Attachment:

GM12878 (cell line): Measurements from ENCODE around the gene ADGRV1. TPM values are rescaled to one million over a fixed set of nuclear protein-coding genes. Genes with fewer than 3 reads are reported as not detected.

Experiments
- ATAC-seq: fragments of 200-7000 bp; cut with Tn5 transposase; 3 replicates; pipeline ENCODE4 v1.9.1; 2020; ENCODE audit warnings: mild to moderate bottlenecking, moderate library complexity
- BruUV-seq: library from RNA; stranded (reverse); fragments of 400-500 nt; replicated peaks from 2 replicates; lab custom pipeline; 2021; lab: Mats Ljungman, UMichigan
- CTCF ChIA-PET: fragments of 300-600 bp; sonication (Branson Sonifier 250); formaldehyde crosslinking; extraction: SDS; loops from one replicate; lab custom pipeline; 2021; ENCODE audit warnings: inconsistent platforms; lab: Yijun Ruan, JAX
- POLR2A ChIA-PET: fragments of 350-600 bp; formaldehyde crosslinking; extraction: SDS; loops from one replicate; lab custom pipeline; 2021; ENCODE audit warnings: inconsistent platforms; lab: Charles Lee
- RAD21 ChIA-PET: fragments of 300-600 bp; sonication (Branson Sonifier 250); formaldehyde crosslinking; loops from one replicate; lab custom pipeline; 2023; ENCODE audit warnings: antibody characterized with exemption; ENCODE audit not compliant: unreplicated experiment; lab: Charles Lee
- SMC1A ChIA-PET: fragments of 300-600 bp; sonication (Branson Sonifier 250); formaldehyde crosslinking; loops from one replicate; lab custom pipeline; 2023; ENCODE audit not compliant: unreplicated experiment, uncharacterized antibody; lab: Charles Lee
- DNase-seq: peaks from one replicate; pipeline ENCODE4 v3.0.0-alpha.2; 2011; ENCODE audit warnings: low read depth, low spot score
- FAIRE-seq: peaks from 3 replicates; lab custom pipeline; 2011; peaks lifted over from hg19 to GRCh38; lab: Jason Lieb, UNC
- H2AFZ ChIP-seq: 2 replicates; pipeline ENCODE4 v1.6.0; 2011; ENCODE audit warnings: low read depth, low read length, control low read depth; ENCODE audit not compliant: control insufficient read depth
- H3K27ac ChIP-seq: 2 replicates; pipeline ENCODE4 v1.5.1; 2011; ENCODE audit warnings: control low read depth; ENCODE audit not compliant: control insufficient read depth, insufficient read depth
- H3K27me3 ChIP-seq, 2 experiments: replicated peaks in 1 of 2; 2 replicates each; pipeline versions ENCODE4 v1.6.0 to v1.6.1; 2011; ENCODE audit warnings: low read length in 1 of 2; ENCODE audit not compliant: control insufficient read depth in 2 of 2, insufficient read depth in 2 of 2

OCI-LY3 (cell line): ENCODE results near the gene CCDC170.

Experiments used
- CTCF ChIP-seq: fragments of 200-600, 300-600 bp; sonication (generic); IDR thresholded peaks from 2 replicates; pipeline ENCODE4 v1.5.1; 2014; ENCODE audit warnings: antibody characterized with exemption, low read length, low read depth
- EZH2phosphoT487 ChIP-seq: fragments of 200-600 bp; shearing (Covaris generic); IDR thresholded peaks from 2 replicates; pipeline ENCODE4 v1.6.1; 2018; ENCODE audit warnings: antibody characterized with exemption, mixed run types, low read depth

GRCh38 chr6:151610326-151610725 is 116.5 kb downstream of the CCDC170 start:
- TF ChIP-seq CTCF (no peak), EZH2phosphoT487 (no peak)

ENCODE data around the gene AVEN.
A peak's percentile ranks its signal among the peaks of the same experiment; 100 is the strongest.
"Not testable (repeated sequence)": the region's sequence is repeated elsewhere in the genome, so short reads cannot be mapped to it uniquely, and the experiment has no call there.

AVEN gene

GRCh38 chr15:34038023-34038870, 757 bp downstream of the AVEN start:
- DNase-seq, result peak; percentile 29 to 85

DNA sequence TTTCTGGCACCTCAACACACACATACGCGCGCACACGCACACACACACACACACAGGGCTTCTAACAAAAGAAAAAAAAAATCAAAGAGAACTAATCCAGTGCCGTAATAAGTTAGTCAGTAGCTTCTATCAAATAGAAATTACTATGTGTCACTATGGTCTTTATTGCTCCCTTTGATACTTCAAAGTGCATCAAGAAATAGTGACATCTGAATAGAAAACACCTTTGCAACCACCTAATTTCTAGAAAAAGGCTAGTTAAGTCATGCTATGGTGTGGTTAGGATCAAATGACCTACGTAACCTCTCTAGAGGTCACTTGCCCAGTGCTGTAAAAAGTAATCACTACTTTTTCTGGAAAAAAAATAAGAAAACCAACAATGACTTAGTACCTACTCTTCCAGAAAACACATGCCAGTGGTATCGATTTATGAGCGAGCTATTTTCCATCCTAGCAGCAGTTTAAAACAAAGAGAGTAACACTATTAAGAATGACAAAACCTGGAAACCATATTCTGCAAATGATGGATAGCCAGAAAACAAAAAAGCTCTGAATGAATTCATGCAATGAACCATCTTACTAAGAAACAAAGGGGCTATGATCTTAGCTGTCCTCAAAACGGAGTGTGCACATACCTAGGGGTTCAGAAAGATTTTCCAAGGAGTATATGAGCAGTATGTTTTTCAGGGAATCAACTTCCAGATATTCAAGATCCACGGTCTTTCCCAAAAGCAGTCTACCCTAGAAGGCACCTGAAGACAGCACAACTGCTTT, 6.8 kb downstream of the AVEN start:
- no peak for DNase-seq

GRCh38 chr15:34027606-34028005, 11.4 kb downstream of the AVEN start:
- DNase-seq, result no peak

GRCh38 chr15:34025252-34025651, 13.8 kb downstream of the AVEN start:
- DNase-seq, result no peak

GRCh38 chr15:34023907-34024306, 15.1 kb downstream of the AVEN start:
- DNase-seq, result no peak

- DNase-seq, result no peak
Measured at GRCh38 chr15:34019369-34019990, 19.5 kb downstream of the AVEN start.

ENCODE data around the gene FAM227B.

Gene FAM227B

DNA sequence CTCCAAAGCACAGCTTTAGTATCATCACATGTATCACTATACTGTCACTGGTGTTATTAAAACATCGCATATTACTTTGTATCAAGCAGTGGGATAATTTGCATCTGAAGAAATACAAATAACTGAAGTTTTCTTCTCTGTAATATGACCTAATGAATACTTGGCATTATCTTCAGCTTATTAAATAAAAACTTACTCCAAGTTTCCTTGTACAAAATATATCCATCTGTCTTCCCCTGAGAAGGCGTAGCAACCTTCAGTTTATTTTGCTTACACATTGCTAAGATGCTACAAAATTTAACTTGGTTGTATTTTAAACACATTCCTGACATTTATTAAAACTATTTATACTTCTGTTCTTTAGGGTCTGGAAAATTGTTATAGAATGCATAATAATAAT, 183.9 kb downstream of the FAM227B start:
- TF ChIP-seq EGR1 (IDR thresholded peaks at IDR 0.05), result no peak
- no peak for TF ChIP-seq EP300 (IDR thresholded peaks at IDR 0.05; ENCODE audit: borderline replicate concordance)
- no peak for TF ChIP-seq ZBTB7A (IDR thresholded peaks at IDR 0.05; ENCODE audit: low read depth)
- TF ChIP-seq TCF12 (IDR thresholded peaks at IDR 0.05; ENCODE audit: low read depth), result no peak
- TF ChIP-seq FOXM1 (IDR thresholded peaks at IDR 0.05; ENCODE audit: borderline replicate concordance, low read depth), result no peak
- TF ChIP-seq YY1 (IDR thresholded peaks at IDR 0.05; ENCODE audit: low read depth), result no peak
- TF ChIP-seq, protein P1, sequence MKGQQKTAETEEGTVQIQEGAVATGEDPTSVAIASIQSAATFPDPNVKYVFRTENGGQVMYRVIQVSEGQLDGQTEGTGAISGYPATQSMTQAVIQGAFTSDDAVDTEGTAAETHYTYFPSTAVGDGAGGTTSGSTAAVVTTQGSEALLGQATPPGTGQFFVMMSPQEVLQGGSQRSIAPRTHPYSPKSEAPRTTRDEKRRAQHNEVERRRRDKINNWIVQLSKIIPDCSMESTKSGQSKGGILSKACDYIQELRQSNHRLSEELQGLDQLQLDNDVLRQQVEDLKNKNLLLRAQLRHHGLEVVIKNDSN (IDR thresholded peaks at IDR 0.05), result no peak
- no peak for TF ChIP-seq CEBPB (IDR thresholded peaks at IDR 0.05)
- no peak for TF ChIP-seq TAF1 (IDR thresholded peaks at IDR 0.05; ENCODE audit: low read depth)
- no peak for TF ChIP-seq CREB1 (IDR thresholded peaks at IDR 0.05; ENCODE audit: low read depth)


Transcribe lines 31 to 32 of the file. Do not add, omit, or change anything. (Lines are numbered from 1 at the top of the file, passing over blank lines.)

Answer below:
- DNase-seq, result no peak

GRCh38 chr15:34023907-34024306, 15.1 kb downstream of the AVEN start: